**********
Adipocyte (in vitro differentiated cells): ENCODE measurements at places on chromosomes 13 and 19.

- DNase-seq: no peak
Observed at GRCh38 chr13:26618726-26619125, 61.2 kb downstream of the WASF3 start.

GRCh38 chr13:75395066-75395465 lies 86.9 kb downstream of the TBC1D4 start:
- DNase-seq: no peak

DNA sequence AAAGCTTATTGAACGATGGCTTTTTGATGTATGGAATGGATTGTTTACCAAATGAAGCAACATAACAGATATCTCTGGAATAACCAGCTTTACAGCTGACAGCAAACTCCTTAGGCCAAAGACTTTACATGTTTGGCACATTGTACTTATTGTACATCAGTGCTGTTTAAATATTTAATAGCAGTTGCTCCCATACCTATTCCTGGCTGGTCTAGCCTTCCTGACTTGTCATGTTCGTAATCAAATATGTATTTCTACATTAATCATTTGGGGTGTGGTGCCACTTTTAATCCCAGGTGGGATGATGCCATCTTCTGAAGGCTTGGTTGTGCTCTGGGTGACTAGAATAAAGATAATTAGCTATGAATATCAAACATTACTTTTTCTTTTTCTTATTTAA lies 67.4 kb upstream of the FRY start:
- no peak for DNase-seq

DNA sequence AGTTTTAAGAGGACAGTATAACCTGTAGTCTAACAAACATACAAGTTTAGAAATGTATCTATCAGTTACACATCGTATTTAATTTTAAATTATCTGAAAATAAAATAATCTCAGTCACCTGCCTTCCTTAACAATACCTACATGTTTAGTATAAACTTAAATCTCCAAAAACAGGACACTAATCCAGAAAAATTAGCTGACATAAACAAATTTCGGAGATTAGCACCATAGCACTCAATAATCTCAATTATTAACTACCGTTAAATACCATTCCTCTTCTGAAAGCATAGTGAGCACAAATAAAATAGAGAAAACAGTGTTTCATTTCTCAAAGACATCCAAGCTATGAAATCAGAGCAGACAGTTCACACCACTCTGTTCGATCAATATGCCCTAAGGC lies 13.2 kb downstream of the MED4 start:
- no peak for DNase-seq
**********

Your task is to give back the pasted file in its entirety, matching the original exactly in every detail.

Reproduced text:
Adipocyte (in vitro differentiated cells): ENCODE measurements at places on chromosomes 13 and 19.

- DNase-seq: no peak
Observed at GRCh38 chr13:26618726-26619125, 61.2 kb downstream of the WASF3 start.

GRCh38 chr13:75395066-75395465 lies 86.9 kb downstream of the TBC1D4 start:
- DNase-seq: no peak

DNA sequence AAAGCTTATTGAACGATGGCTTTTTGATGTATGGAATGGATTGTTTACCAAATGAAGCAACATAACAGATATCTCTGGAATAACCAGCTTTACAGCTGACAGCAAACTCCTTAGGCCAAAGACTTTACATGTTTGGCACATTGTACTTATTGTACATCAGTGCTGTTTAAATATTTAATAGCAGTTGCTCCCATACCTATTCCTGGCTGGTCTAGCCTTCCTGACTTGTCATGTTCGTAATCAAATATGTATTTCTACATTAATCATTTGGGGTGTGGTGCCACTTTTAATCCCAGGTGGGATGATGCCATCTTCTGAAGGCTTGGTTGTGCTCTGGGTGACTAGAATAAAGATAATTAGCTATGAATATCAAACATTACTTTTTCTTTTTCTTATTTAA lies 67.4 kb upstream of the FRY start:
- no peak for DNase-seq

DNA sequence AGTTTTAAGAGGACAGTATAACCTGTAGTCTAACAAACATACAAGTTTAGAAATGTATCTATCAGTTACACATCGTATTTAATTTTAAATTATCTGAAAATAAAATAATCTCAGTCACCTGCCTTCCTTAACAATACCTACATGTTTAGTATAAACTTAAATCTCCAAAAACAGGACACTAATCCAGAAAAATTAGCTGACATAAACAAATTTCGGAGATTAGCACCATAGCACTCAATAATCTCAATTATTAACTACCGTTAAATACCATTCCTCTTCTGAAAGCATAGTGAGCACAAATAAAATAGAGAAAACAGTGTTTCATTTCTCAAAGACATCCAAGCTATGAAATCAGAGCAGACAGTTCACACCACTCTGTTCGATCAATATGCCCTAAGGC lies 13.2 kb downstream of the MED4 start:
- no peak for DNase-seq